Printing SA Announces Industry Updates Including TERS Relief Payments

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Printing SA has announced the latest industry developments, including Covid-19 TERS relief payments, draft Extended Producer Responsibility (EPR) regulations, and more. 

Covid-19 TERS relief payments extended until 15 August

On 21 July 2020, the Employment and Labour Ministry announced the extension of Covid-19 relief payments until 15 August 2020. The benefit structure and existing criteria remain the same, but consideration has been given to closing the April, May and June applications at the end of July 2020; all valid applications already received for these two months will be processed. Read more

An employee was at the workplace and tested positive for Covid-19, what is the employer’s responsibility?

Presently, if an employee is diagnosed with Covid-19, the legal requirement on the part of an employer is: inform the Department of Health and determine whether the employee’s exposure resulted from a failure of the employer’s workplace health and safety measures. Assist the Department of Health in any contact tracing measures implemented.

Covid-19 hotline: +27 (0) 800 029 999 or WhatsApp ‘hi’ to +27 (0) 60 0123 456.

1. Inform the department of labour (see your regional office)

2. Consider whether it is necessary to close the work area. This is critical to note, as it may not always be necessary to close the immediate workplace, and certainly not the entire workplace, if the employee has had limited access to a building or premises or limited contact with fellow employees.

3. This consideration by the employer should be guided by the risk-based assessment suggested by the Department of Health, which requires (amongst other things) for workplace surfaces to be disinfected. We would advise to rather remain on the side of caution and arrange for deep cleaning of the premises to prevent any further infection.

4. The limited scope of this legal obligation is important to note, as it is not necessarily a legal requirement for an employer to shut down all of its operations, merely because a single employee has tested positive for Covid-19.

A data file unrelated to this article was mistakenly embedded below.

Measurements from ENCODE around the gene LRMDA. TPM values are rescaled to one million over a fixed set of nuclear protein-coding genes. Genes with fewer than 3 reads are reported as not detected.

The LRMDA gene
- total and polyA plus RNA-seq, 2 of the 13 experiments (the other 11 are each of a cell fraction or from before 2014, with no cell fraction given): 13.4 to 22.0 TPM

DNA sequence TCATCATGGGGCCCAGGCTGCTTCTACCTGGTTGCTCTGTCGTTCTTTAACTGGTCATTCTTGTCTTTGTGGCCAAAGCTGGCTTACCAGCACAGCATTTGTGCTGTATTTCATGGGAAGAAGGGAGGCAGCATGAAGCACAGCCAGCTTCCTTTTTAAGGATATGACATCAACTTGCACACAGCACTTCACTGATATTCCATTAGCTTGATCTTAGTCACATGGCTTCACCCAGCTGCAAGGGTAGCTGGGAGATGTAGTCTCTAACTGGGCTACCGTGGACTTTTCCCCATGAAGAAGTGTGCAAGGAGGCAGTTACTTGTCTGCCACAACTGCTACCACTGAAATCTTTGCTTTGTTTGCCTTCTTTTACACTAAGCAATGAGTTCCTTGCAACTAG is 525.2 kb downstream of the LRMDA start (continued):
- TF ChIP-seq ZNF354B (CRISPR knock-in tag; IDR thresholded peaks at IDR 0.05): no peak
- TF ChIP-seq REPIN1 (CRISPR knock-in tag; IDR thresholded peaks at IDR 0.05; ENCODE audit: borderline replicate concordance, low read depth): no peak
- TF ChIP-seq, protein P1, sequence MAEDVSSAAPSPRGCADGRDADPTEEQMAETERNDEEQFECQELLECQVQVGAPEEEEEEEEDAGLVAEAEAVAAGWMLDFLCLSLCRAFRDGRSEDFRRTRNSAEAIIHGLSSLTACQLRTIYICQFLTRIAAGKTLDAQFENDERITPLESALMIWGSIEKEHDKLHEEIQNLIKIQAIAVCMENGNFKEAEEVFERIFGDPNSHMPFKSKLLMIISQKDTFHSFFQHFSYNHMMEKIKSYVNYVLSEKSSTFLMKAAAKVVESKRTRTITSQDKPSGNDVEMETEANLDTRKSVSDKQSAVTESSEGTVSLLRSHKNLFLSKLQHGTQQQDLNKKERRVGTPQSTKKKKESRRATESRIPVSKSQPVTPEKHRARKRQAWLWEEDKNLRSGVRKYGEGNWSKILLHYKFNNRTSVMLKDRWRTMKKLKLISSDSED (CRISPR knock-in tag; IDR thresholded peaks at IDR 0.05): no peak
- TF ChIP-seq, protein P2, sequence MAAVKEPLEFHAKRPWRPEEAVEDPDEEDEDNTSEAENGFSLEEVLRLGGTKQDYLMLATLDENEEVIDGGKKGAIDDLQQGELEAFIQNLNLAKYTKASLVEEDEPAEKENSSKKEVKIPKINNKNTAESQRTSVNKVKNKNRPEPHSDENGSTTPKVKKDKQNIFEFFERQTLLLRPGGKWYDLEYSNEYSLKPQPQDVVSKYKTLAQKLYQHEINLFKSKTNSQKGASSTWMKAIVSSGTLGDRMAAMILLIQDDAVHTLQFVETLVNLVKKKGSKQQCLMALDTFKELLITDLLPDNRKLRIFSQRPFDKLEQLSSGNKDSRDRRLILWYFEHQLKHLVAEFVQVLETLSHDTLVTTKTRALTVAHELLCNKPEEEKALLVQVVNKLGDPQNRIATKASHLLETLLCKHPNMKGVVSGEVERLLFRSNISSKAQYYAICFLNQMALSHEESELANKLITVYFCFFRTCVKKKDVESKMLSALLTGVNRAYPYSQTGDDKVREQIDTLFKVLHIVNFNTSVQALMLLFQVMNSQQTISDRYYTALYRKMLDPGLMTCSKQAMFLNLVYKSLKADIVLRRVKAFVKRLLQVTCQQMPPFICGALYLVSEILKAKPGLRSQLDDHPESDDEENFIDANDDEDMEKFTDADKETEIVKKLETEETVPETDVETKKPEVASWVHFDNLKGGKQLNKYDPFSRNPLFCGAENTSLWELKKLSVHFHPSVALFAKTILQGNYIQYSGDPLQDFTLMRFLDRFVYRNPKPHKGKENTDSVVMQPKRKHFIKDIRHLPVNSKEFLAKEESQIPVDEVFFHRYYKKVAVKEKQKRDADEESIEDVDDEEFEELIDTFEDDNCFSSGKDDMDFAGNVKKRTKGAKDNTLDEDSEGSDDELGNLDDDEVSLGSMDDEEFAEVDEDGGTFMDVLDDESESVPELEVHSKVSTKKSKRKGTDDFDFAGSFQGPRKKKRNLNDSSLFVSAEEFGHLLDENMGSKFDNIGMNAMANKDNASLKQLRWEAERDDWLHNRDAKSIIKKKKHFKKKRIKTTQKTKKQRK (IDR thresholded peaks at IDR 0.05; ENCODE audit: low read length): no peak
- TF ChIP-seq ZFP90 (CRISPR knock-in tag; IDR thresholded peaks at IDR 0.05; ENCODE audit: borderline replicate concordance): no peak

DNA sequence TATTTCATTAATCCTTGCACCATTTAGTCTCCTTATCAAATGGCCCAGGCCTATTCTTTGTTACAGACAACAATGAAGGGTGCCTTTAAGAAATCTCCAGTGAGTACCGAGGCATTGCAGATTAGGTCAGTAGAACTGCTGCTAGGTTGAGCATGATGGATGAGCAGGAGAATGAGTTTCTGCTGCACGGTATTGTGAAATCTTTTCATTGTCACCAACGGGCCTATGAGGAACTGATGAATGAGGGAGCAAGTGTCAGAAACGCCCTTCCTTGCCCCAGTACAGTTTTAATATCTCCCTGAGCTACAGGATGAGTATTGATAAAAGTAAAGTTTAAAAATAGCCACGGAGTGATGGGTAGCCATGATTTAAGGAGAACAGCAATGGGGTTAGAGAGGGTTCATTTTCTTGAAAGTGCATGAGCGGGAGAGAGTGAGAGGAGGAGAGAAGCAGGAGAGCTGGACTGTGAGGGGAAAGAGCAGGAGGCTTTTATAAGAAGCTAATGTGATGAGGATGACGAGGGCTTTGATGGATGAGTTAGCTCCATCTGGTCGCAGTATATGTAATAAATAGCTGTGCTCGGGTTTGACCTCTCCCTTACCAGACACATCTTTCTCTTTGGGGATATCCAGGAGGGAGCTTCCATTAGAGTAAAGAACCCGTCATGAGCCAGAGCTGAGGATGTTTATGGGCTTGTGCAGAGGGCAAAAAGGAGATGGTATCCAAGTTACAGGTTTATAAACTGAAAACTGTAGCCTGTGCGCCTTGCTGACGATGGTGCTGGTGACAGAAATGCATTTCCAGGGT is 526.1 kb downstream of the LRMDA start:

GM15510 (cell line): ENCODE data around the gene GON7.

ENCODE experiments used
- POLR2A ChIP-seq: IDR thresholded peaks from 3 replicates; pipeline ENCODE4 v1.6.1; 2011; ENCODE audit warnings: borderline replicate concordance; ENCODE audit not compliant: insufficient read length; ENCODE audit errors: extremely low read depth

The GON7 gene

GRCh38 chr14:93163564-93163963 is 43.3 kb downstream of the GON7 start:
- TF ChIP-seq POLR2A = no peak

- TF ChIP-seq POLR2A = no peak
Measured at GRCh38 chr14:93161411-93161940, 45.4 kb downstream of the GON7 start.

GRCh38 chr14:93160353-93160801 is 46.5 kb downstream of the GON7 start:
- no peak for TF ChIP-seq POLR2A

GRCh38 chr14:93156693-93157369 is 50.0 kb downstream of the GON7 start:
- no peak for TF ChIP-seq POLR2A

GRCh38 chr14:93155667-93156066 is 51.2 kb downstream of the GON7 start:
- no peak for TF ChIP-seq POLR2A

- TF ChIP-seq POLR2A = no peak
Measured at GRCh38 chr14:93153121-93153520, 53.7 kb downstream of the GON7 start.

5. It would be sufficient, according to the regulations, for the employee to be restricted from entering the workplace or, if already there, to isolate the worker and to provide him/her with a surgical mask and to arrange for the worker to be transported to a health facility or an area of self-isolation, in such a manner that does not expose other workers or members of the public to exposure.

6. The employer must also then, after the employee has left the workplace, introduce the abovementioned disinfecting measures, and to continue to exclude the employee from the workplace until such time as a medical practitioner is able to clear the employee for return to work.

7. In the interim, provided that the employer is compliant with its other obligations in terms of the Occupational Health and Safety Directions (OHSA), it would be entitled to carry on with its operations without having to shut down access to other employees, or to members of the public seeking its services.

Any employees that were ordinarily or actually in contact with the symptomatic employee would need to be screened and monitored, and may even be sent on a 10 day precautionary quarantine (in which case the UIF’s Temporary Employee Relief Scheme benefits would be available for such a person).

8. The above are the current legal obligations of an employer, in terms of the OHSA directions. Employers should adopt these measures as a common-sense approach to dealing with incidences of Covid-19 in the workplace.